Head and Neck Cancers & Tumors Overview
As the only National Cancer Institute-designated Comprehensive Cancer Center in Georgia, Winship is a leader in the treatment of head and neck cancer. Our staff conduct innovative research and clinical trials that are transforming how these cancers are identified, treated, and survived.
The radiation oncologists at Emory Proton Therapy Center work with the multidisciplinary Head and Neck cancer team at Winship, which includes experts in head and neck surgical oncology, reconstructive surgery, medical oncology, head and neck neuro-radiology, head and neck pathology, dentistry, supportive oncology, speech- language pathology, dieticians, social workers, physical therapy, and cancer rehabilitation. Your head and neck radiation oncologist will work closely with these other specialists to customize your head and neck cancer treatment plan and coordinate your care. We can also partner with a patient’s existing care team, whether they are across town or around the world.
Proton Therapy for Head and Neck
A head and neck cancer diagnosis can be one of the biggest challenges you and your family will ever face. Our team is dedicated to helping you meet that challenge through supportive care using the most advanced treatments available. Proton therapy may be a more precise radiation option for treatment of your cancer to help protect important functions like speech, swallowing, taste, hearing, vision, and voice. Our head and neck specialists will work with you to develop a personalized treatment plan which aims for fewer side effects and improved quality of life.
What We Treat
Head and neck cancers
- Oral cavity cancer (tongue, floor of mouth, buccal mucosa)
- Oropharyngeal cancers (base of tongue, tonsil, soft palate)
- Nasopharyngeal cancer
- Nasal cavity cancer
- Paranasal sinus cancer (maxillary, ethmoid, sphenoid, or frontal sinus)
- Salivary gland cancers (for example adenoid cystic carcinoma)
- Laryngeal cancer (vocal cords, epiglottis, “throat” cancer)
- Hypopharyngeal cancer (pyriform sinus)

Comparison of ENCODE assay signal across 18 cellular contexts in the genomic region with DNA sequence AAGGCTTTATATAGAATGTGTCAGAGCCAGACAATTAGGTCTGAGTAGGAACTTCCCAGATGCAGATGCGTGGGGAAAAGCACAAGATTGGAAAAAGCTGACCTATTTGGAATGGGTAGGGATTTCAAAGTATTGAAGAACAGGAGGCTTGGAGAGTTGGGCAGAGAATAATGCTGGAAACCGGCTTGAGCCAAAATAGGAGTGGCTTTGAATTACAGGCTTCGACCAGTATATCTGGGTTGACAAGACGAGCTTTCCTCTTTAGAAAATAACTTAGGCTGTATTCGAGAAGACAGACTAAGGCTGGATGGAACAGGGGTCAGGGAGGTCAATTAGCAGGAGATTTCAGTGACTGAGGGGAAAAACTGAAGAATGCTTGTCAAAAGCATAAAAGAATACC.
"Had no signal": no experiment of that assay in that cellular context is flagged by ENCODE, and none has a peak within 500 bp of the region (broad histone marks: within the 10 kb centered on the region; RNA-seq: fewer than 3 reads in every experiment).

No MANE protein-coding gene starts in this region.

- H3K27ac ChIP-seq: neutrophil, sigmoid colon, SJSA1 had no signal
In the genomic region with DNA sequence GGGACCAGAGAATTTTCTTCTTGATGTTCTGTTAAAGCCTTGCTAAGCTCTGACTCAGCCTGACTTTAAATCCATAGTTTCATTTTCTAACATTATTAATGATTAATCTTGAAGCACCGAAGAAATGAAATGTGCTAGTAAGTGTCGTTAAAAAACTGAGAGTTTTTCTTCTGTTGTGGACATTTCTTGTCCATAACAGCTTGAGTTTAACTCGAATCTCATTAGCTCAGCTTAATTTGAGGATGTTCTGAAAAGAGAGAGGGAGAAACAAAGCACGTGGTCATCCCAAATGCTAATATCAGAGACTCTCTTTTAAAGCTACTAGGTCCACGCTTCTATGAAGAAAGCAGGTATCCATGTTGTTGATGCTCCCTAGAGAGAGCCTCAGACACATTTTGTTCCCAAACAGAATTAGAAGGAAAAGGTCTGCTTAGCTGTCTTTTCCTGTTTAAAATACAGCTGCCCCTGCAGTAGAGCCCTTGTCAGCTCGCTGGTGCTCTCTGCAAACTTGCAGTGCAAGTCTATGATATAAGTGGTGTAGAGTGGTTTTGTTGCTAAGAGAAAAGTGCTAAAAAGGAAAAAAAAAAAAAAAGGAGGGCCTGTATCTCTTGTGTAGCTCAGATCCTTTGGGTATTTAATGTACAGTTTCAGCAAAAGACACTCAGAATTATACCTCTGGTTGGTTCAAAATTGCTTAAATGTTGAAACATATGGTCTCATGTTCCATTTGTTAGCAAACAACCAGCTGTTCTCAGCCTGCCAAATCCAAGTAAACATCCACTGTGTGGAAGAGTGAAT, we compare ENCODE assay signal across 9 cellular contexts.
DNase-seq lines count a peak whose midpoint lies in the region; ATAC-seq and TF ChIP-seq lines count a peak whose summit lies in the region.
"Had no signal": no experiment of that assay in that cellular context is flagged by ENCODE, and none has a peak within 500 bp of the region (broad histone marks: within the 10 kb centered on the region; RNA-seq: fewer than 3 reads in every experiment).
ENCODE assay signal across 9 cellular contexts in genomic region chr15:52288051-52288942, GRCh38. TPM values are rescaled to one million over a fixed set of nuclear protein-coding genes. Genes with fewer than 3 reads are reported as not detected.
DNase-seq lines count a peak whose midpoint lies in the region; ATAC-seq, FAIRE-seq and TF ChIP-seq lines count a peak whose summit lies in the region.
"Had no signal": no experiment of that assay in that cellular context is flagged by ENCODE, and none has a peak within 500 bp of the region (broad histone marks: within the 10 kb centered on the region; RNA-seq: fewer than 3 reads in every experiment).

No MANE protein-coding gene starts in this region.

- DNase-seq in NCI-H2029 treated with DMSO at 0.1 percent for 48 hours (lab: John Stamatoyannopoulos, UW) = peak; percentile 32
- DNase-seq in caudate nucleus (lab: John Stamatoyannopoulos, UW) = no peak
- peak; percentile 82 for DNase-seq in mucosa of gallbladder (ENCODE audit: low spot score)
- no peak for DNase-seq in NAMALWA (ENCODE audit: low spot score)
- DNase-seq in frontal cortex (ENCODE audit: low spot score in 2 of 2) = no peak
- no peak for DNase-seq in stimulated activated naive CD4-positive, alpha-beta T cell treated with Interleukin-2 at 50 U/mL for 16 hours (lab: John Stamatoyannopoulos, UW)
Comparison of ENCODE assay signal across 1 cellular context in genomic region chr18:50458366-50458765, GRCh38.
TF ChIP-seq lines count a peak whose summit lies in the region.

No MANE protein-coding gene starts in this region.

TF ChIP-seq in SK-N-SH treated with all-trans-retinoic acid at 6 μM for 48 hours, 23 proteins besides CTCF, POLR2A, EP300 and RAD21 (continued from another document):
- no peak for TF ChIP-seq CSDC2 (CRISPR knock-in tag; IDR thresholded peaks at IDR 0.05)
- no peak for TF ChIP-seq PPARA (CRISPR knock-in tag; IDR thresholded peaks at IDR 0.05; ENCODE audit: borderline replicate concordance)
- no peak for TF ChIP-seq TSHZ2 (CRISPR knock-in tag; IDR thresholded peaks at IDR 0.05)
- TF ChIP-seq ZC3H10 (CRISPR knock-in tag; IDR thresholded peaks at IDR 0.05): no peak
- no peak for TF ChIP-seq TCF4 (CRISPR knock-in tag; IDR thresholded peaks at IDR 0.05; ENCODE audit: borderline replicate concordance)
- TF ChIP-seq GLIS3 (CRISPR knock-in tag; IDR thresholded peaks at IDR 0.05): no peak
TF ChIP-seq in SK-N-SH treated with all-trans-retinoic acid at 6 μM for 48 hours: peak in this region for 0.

- Head and neck sarcomas
- Paraganglioma or Glomus Tumor
- Giant Cell Tumor
- Skull Base Meningiomas
Skull base cancers
- Esthesioneuroblastoma (olfactory neuroblastoma)
Head & Neck Proton Radiation Oncologists
Dr. James Bates
Dr. Mark McDonald
Dr. Jill Remick
Dr. Soumon Rudra
Dr. William Stokes
Dr. Sibo Tian
Benefits of Proton Therapy
In treatment of head and neck cancers, proton therapy can reduce or avoid radiation to surrounding healthy tissue and organs.
Depending on the tumor location and type, proton therapy may achieve the following benefits:
- Reduced risk of painful sores in the mouth (mucositis) during treatment.
- Reduced risk of dental decay after radiation.
- Reduced risk of problems swallowing (dysphagia or aspiration) during or after therapy.
- Reduced risk of hoarseness during treatment.
- Reduced risk of dry mouth (xerostomia) after radiation.
- Reduced risk of hearing loss after radiation. This is relevant for tumors near the cochlea, such as those in the nasopharynx, paranasal sinuses, or skull base.
- Reduced risk of hormone imbalances (endocrine dysfunction) which can particularly affect growth and development in children and young adults. This is relevant for tumors near the pituitary and hypothalamus, such as those in the nasopharynx, paranasal sinuses, or skull base.
- Reduced radiation to the bone marrow and circulating lymphocytes, which may help support the function of the immune system in fighting cancer.
- Reduced risk of developing a future second tumor or cancer, which is most relevant in younger patients, those with a good prognosis and a long life expectancy, and those patients who may have genetic conditions putting them at higher risk for developing other cancers.
Schedule a Consultation
What to Expect With Proton Therapy
The first step in your care is a consultation. During consultation, we review your medical history, perform a physical exam, decide if any additional tests are needed, discuss all radiation options that may be appropriate for your treatment plan, make recommendations, and answer questions.